In the anterior cingulate gyri, as in the frontal lobe white matter, after a persistent decrease in relative ADCav (until the 38th day after exposure) recovery to about the value immediately after the appearance of sequelae was seen, but thereafter no further increase occurred (fig2 A). On 1H-MRS Cho/Cr showed persistently high values, and NAA/Cr was slightly decreased, and no Lac was seen at any time during the course (fig 2 C). We speculate from these findings that in the anterior cingulate gyri as well, demyelinating membrane destruction progresses, but unlike the frontal lobe, changes in white matter stop after a given point and thus do not result in neuronal necrosis. Lesions in cerebral white matter have been pointed out as the sites responsible for the interval form of CO poisoning,1 14-16 with the present diffusion weighted images and 1H-MRS findings supporting the contention that, compared with the cortex, more selective injury is found in the white matter. Table 1 shows previous neuroimaging studies that evaluated the association between serial changes in white matter and long term outcomes of delayed sequelae in the interval form of CO poisoning. In all these studies, neuroimaging examination was initiated after the onset of sequelae. To predict delayed sequelae and clarify their pathogenic mechanism, further neuroimaging studies on serial changes in the subclinical pathological condition during the lucid interval are necessary.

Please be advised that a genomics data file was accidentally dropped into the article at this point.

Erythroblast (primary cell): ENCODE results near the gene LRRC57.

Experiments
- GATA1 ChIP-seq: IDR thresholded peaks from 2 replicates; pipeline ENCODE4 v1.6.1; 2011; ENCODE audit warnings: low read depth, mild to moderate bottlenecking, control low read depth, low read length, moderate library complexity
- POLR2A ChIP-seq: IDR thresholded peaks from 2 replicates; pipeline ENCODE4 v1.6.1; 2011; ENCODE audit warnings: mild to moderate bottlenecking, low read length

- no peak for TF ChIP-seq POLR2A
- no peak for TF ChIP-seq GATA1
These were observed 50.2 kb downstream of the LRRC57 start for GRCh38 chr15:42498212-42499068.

Table 1

Serial neuroimaging study of white matter lesions in the interval form of CO poisoning

In conclusion, serial diffusion weighted imaging plus1H-MRS measurements can be useful in determining the tissue damage and long term outcome of delayed sequelae associated with the interval form of CO poisoning. They delineate the progression of cytotoxic oedema and demyelination, and thereby provide markers of the neuronal degenerative process in this condition.

References